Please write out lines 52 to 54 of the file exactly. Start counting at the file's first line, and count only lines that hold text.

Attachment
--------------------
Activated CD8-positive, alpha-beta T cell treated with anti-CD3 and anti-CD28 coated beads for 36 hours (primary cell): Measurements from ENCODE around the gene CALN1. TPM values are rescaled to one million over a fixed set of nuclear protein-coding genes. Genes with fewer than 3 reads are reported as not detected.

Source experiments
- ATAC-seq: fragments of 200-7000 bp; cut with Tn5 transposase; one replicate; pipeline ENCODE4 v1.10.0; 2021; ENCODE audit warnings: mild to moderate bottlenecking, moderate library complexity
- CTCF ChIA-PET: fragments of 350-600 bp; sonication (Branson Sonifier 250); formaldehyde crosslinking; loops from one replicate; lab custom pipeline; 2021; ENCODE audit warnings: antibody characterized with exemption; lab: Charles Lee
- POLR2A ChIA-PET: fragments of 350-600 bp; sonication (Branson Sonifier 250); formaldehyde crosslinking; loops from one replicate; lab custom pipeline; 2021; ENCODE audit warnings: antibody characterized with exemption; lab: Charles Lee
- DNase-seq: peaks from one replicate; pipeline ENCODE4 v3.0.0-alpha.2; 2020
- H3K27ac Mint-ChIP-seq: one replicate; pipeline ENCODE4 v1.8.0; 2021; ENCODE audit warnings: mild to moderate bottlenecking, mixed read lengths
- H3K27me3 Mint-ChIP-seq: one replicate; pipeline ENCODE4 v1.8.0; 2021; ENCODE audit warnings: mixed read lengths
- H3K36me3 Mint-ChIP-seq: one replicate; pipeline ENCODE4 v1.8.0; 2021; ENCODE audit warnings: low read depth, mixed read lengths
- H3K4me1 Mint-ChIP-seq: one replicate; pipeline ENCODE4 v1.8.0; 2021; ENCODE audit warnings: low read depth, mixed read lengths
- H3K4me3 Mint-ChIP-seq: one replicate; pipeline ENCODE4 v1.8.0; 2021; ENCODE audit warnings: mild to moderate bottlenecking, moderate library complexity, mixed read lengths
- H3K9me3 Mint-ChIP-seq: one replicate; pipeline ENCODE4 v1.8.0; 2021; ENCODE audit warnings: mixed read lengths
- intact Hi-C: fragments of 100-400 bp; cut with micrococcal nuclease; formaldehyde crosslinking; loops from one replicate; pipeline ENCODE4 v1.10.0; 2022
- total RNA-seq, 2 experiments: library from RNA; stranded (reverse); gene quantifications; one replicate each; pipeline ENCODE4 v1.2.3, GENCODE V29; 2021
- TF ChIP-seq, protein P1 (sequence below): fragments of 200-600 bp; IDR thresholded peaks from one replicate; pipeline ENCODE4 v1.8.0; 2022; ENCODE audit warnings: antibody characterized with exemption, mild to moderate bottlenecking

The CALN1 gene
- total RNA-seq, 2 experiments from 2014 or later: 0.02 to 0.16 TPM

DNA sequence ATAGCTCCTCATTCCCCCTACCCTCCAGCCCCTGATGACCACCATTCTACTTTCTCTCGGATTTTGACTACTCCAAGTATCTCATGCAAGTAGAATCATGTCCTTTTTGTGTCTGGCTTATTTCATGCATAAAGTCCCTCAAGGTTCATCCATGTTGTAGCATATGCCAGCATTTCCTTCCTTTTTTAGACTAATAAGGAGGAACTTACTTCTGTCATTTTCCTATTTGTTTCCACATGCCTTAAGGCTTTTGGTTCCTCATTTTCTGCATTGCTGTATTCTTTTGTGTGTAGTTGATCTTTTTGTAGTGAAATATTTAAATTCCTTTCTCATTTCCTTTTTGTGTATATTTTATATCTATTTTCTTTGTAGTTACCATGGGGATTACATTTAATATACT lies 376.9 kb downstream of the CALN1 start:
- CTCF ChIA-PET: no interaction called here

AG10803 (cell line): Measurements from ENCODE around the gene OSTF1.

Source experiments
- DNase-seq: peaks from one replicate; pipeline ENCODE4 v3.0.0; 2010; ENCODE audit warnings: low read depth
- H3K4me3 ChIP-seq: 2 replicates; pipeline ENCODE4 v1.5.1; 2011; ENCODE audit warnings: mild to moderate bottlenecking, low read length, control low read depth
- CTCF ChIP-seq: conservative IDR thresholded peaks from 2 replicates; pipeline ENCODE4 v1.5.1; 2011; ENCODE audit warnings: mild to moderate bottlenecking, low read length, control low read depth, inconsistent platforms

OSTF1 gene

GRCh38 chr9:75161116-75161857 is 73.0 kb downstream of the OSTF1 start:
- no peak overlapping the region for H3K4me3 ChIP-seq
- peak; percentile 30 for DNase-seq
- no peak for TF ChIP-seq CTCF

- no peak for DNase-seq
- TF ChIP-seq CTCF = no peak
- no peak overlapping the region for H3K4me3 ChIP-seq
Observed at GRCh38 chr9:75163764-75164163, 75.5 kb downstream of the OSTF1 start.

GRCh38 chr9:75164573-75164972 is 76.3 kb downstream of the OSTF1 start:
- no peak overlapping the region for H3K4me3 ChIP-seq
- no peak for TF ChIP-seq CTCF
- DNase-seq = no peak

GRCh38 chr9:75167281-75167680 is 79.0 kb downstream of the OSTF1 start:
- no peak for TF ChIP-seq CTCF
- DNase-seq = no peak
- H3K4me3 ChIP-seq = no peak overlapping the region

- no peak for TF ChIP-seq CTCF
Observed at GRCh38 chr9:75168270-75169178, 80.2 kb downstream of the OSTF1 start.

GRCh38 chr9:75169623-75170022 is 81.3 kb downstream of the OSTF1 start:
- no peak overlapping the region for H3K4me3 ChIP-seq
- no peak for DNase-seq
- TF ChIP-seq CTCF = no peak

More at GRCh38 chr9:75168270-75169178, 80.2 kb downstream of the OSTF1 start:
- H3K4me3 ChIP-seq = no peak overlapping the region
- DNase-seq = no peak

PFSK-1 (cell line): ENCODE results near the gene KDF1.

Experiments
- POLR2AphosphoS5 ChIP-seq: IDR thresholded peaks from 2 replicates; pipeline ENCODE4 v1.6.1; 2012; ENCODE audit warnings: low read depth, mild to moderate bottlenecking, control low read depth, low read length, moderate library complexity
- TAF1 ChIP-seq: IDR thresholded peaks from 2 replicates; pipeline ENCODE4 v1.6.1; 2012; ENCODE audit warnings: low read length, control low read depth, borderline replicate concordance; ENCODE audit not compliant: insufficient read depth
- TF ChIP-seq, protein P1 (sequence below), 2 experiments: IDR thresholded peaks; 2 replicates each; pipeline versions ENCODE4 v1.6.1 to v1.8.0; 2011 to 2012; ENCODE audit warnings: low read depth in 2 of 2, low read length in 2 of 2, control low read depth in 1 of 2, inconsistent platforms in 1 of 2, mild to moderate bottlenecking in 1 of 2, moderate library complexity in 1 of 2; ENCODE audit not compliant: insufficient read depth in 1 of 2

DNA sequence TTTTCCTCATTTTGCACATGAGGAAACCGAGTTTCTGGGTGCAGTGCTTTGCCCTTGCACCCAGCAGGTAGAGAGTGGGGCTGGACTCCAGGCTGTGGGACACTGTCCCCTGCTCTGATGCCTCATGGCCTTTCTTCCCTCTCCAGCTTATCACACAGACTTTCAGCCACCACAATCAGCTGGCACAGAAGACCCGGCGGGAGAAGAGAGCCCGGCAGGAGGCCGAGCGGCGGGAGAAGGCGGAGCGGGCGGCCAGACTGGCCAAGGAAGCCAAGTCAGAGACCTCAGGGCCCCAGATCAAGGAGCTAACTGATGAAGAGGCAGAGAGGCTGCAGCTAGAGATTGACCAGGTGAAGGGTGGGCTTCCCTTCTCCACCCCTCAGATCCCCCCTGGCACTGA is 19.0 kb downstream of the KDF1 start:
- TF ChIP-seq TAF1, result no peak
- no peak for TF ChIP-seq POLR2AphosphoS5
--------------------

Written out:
Experiments
- POLR2AphosphoS5 ChIP-seq: IDR thresholded peaks from 2 replicates; pipeline ENCODE4 v1.6.1; 2012; ENCODE audit warnings: low read depth, mild to moderate bottlenecking, control low read depth, low read length, moderate library complexity
- TAF1 ChIP-seq: IDR thresholded peaks from 2 replicates; pipeline ENCODE4 v1.6.1; 2012; ENCODE audit warnings: low read length, control low read depth, borderline replicate concordance; ENCODE audit not compliant: insufficient read depth